As the ball arced toward him, Florida State sophomore receiver Jarmon Fortson slowed just enough to launch himself skyward. He then had to contort his body as if he were a lithe yoga instructor.
Once corralling the ball, Fortson had to stick his left foot into the sod.
"First of all, it's catch the ball and then it's just hurry up and put a foot down," Fortson said of his sideline dance for a 17-yard touchdown Oct. 10 against Georgia Tech. "It really comes down to instinct."
"That play was just ridiculous," junior quarterback Christian Ponder raved. "The guy's a freak, and that play shows the ability he has."
It's the kind of play the Seminoles (2-4, 0-3 ACC) need more often to finish the season on a high beginning tonight at North Carolina (4-2, 0-2).
It's the kind of play Fortson has needed ever since his season began on a low.
'I let the team down'
As the ball sank toward him, Fortson squared his body, dropped to his knees in the end zone and curled his arms for a basket catch; a catch that would give FSU a dramatic win against Miami on the game's final play.
He dropped the ball.
"I had never been at a point where I had to win the game for my team," Fortson said of the 38-34 loss, "and I let the team down."
It didn't seem to matter to folks that the Seminoles had chances earlier to seal a win in the season opener on Labor Day. It didn't seem to matter that Ponder, who was rolling to his right and mentally scrolling from his first to his second and, finally, to his third option, admitted he could have made a better throw. It certainly didn't matter to Fortson.
He cried that night.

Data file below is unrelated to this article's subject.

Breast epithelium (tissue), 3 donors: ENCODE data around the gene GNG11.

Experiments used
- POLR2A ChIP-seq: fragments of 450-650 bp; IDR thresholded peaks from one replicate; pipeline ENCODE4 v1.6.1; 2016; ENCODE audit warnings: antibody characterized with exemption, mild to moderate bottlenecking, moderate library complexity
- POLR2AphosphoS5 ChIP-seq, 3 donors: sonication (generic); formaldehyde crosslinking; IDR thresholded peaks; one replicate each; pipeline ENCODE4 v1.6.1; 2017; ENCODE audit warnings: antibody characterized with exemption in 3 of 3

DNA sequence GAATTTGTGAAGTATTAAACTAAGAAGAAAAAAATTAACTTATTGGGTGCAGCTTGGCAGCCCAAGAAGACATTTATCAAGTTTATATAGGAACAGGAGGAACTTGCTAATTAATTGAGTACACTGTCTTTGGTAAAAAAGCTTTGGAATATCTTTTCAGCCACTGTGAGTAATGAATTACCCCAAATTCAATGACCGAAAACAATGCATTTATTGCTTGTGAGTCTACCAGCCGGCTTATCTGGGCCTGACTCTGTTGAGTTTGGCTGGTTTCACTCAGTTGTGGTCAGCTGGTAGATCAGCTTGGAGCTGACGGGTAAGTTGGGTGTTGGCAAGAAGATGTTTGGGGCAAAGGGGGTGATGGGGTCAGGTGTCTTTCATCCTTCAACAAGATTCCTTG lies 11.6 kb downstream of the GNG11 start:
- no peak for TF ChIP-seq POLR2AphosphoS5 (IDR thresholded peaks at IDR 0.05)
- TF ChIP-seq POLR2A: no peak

And that was before he logged on to his Facebook page and read some of the stinging messages from fans that were interspersed among supportive ones from cyberspace friends.
"I sat there that night and watched a replay with my family," said Fortson, 20, who calls himself his toughest critic under even the best of circumstances. "I dropped, like, three balls and two touchdowns in that game. My family was trying to say, 'It's your first big game.' But I've been practicing for this. I should have made the play. It hurt me pretty bad, pretty deep."
"It killed him," coach Bobby Bowden said. "Oh, it killed him. I felt so sorry for him. It's kind of like the poor ol' field goal kicker who goes and misses the winning field goal."
Beating his demons
Offensive coordinator Jimbo Fisher recognized Fortson's confidence had plummeted just like some of those FSU kickers of yesteryear, some of whom never fully recovered emotionally.
But he didn't soften his demanding, in-your-face style. He also assured Fortson he would continue to call his number. Meanwhile, Ponder and the rest of the Seminoles stressed they needed him, they believed in him and he had to respond.
Fortson did during the next week in practice.
"We ran the same play that happened in the Miami game, and I made the catch like 10 times," the 6-foot-3, 223-pounder said. "That got my mind off of it. That helped me move on."
Fortson, looking more confident, had a career day with seven catches for 77 yards in the 49-44 loss to Georgia Tech. That included snaring a deflected ball before it could be intercepted.
For the season, he's third on the team with 21 catches and 244 yards and is tied for the lead in touchdown receptions with two. He had just eight catches for 137 yards and a touchdown in 10 games last season.
"He ran hard, was physical in the game and when he got the ball in his hands, went up and controlled his body and fought for the ball," Fisher said after the Georgia Tech loss. "But there's still some things he can do if he wants to be that elite player to take it to another level."
Such as don't drop what would have been a big gainer.
Such as don't commit a potentially drive-killing penalty.
"If I mess up a play, I think, 'That's one step back, so I have to take two steps forward,' " said Fortson, who followed a holding penalty with a 12-yard catch against the Yellow Jackets.
"There's going to be fans out there who are going to hate me for that (Miami) play. But I'm going to make them love me one day for something else."